10 Lessons from Volleyball

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Peter
| Peter Radizeski of RAD-INFO, Inc. talking telecom, Cloud, VoIP, CLEC, and The Channel.

10 Lessons from Volleyball

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I've played volleyball for over 25 years. I have traveled around the US to watch the pros live - both indoor and outdoor. I have even gotten to train with a couple of the greats (like Misty May and Karch Kiraly). There are at least 10 lessons I have learned in volleyball that work in business.

The first lesson is to understand Team Work. Volleyball teams range from 2 to 6 players. The team has to work as a unit in order to win. Everyone has to know what their position and role is. Some players have to cross-train for other positions, like setting. How often to we even talk about a department or a company as a team?

Every team has a coach. The best CEO's have coaches. It is important to have a coach, mastermind group or mentor in order to steer your success.

TopGrading is a hiring process to recruit and on-board "A" Players. This is a way to build a world class or best of breed team. Ask any pro team if talent isn't important to winning. Learn to pick top talent. (Topgrading is just one method for that.)

Here is the thing about top players: "A" players make everyone better. When Karch Kiraly was on the US Indoor Volleyball Olympic team, no matter which practice squad he was on, they would win. Your best employees should make the organization better. Think about the best sales person or developer: How do they prepare for their day, their meetings, their projects? PREPARATION. No winging it. They plan and prepare to win. The "A" players are an example of preparation and attitude that others can follow.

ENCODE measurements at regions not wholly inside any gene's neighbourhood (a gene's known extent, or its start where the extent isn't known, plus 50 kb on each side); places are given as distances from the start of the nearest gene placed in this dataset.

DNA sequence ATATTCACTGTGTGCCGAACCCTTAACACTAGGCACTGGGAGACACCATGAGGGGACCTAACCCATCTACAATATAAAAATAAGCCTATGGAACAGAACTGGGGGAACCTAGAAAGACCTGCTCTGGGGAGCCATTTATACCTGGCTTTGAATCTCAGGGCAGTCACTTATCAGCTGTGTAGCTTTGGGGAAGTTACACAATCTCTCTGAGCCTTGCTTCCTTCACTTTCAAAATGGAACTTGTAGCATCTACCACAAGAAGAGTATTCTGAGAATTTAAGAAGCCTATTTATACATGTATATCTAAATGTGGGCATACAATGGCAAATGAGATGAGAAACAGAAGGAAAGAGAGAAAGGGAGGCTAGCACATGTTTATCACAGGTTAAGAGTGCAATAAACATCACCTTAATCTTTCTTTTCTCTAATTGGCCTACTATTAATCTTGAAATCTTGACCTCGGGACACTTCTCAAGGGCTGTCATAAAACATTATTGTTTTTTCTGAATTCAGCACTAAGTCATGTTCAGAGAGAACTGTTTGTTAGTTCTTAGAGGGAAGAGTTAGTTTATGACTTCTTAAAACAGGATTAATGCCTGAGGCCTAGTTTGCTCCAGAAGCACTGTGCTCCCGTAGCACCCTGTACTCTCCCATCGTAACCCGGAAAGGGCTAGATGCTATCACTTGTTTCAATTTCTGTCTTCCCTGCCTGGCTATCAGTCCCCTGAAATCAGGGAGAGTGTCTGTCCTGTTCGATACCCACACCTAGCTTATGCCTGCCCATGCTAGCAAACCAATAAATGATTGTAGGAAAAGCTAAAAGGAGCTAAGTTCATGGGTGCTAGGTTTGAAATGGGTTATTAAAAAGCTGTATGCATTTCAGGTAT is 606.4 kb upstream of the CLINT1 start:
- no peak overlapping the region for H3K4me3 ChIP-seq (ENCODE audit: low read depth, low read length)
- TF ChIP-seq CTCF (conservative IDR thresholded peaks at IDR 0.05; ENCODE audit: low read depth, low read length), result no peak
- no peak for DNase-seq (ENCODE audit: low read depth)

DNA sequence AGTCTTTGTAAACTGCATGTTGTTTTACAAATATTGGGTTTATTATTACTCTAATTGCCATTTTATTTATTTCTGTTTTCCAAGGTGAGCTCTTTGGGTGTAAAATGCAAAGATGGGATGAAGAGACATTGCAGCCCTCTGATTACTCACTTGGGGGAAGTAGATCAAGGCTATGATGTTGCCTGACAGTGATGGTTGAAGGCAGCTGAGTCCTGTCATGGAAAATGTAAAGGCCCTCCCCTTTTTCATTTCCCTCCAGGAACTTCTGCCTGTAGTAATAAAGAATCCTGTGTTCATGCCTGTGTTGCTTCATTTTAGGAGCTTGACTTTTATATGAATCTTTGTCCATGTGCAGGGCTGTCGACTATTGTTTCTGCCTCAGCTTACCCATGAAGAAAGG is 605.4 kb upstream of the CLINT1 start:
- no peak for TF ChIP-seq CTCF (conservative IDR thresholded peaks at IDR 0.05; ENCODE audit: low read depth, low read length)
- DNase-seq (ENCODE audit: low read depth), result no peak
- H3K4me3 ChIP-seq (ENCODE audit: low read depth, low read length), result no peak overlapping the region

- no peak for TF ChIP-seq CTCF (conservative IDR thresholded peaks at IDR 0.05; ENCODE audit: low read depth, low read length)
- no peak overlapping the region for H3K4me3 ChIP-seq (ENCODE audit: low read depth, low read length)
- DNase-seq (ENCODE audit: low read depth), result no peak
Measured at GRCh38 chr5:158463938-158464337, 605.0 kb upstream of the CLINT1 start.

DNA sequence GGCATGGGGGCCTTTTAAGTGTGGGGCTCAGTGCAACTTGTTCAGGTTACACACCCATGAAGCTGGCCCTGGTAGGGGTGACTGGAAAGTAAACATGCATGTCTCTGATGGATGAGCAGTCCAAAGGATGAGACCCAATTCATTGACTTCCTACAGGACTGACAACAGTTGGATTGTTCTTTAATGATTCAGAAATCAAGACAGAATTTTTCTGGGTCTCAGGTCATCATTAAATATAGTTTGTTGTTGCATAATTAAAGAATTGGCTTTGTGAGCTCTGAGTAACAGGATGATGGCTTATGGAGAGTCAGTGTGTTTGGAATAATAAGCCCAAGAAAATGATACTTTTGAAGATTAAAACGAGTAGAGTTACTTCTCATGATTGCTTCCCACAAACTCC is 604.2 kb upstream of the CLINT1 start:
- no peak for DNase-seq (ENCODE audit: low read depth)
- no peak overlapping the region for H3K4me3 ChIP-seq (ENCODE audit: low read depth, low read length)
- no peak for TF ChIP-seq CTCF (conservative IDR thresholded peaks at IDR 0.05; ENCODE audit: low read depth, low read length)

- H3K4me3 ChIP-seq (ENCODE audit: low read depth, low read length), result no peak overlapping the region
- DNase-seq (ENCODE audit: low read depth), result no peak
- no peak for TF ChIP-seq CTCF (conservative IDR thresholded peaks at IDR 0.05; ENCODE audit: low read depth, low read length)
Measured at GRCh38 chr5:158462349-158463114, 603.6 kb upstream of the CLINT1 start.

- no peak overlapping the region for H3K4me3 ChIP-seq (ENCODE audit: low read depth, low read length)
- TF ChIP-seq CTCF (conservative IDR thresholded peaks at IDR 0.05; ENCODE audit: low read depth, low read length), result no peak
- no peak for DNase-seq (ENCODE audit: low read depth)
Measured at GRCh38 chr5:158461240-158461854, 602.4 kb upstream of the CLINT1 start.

The best players work on their skills. They practice. (Others see them practice, too.) In sales, if you increase your prospecting or your closing, you sell more. In programming, do you do Pairing or some other activity that will allow you to sharpen your skills? You don't get paid for your time in most cases; you get paid for your value - your value to the organization. Work on yourself, so you won't get picked last.

Karch has a rule: It's called "Better the Ball". No matter what, with every contact of the ball in the play, leave the ball in a better position for your partner to make a play. Every contact, better the ball. Such simple advice. How does that apply to business? Stephen Covey said to leave this place better than you found it. Same thing. Better the Ball - don't bitch, complain, moan, blame.

This is the first 5 lessons from the ten. More tomorrow.



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